Having reached my 2 years in Korea, it was time to extend my F4 visa at the immigration department. Immigration offices here tend to remind me of the old Centrelink offices in Australia.
Although a little skeptical that immigration could really be that wonderful, I was pleasantly surprised. All I had to do was fill out a form and pay around $30. I sat nervously on the other side of the desk trying to look like a model immigrant while the officer looked at my card. For a while it seemed like he was using his tongue to remove a piece of food stuck in a molar. Then he looked at me and asked me if I'm enjoying Korea or not.
"It's really good here" I replied, not knowing what the correct answer was supposed to be. But sure enough, a few keystrokes later and kabam! Two more years in beautiful Korea.
The thing I like about Korea is that I still find things amusing on a daily basis. I guess I'm still a little immature too.
So anyway, last weekend we decided to take a trip up to Daegu city, the fourth largest in Korea. Prior to this, I had only passed through the city once and that was very briefly.
Daegu is well known for being involved in the art scene. Last weekend in particular there was a special exhibition called Art, Shapes, Daegu. The focus was on art submitted by foreigners living in Korea. Some of my co-workers in Busan submitted some works (Michelle Lynch, Logan Fry and Randall Mosman).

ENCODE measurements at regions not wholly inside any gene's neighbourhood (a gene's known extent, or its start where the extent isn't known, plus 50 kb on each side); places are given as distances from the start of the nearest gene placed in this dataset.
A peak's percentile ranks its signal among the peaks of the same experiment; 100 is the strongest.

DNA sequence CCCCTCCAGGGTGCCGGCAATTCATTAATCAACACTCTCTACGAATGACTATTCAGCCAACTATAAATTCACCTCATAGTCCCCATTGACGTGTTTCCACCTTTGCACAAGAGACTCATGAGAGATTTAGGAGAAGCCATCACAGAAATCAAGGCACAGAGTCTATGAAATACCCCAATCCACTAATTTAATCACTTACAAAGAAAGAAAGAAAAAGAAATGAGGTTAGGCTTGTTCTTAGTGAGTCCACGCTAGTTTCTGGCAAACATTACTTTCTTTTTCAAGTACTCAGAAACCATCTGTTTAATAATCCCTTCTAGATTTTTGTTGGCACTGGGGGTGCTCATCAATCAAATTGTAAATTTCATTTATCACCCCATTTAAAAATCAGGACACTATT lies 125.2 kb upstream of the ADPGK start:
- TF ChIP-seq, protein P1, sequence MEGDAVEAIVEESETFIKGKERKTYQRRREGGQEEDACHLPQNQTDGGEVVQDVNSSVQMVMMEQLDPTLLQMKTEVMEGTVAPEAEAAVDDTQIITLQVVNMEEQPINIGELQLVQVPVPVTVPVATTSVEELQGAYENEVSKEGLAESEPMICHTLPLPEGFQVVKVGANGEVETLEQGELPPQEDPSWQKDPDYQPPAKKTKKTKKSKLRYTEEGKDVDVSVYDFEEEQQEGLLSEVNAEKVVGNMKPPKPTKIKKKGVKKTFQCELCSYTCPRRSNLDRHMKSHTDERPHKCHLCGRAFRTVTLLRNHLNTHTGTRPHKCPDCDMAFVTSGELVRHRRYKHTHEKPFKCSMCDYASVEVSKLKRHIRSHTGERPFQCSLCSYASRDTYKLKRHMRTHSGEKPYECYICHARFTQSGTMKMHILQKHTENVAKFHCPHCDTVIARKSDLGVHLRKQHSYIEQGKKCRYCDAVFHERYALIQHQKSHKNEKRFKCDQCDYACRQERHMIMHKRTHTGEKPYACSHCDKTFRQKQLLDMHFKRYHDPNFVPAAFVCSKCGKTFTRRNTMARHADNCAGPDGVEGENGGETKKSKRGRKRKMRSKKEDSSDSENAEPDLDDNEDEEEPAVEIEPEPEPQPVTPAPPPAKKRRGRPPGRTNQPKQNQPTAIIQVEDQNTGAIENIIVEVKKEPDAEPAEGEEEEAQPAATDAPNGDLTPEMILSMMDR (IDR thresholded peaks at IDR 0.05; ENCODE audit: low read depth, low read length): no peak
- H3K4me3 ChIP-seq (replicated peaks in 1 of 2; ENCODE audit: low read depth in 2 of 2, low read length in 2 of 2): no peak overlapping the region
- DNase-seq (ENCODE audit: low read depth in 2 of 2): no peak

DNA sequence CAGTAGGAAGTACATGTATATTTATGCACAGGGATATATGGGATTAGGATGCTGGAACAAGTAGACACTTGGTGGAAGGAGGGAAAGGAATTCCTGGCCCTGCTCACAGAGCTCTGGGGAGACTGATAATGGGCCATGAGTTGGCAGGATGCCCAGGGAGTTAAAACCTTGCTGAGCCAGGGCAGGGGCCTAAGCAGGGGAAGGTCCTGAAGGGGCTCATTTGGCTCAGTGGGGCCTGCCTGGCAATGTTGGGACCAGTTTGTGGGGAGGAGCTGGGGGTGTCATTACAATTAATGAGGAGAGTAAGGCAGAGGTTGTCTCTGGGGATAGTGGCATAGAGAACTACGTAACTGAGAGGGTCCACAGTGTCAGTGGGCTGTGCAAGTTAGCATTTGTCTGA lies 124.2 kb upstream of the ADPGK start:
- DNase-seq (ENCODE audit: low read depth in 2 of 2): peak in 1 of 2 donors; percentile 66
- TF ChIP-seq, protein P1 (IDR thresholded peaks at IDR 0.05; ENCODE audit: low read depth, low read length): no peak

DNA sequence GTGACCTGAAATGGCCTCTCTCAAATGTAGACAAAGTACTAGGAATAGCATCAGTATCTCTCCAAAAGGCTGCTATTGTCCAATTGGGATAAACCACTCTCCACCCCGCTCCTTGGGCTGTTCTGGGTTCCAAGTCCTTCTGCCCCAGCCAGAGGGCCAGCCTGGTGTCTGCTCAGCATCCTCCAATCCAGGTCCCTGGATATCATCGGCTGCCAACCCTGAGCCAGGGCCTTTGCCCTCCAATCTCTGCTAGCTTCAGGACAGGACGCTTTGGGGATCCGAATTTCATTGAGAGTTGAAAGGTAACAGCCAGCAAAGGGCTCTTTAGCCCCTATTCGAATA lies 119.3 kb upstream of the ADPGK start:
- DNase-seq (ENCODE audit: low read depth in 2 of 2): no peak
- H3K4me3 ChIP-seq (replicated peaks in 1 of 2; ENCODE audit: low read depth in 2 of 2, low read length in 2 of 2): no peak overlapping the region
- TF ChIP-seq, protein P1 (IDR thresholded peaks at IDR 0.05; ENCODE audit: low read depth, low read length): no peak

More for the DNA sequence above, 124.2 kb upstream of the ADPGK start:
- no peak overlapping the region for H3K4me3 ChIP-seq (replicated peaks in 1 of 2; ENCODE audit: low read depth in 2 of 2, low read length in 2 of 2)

This pagoda was made out of stacked up soju glasses. Now that's what I call fine art.
I must say that I'm not that much of a cultured art critic. Some art I get, and some art I don't. This one belonged to the latter category.
This is what I'd call good art.
'Cept I probably would not buy it.
One of my co-workers at the Saha Branch, Michelle, took these photos in the Middle East. Nicely done Michelle!
This exhibit encouraged observers to crouch down and become immersed in the silhouettes. Heather felt like she was part of an African wildlife stampede.
These two pictures are my attempt at artistic photography. I call it 'Two Photos of Heather and Emily outside an Art Hall and Heather is Sitting, while Emily is Standing."
Pretty good eh?
As dusk approached, we wandered the shopping districts of central Daegu. It was very similar to the Nampodong district of Busan, but a little nicer because traffic is kept out of the area. Clothing in Korea used to be cheap, but these days it's about the same as prices back in Australia.
Daegu also seems to have a bigger presence of foreign restaurants. We stopped at this French restaurant called Dijon to grab a bite to eat. Compared to Australia, there isn't as much easy access to quality international cuisine in Korea. The main reason for that being because Koreans love Korean food more than anything else in the world.
Oysters with melted European cheese, wrapped in char-grilled aubergines.
Slow-cooked duck with apple sauce.
Oh look, here is my second attempt at artistic photography. These two photos are entitled "Waiting for Food - Arrival of Food."
It was a nice quaint little restaurant and away from the busy crowds. We lazed around for a bit and then headed back to Busan on the KTX.
We enjoyed Daegu and it does have its own distinct atmosphere. The roads were more peaceful and there seemed to be a few more trees around the place. Our taxi driver was also very chatty and apparently funny, judging by the laughs of my fellow companions. My Korean still isn't good enough to understand Korean humour. I usually laugh just because other people are laughing.
And last week we also had a training session for April English, the program that I'm partially responsible for. Here are some of the April teachers from across Busan and Changwon city, enjoying their lunch after some morning training. They're a friendly bunch.
That's all for now. Soon I'll be filling you in on the 10th GOA'L Anniversary in Seoul that I just got back from yesterday.
See you then!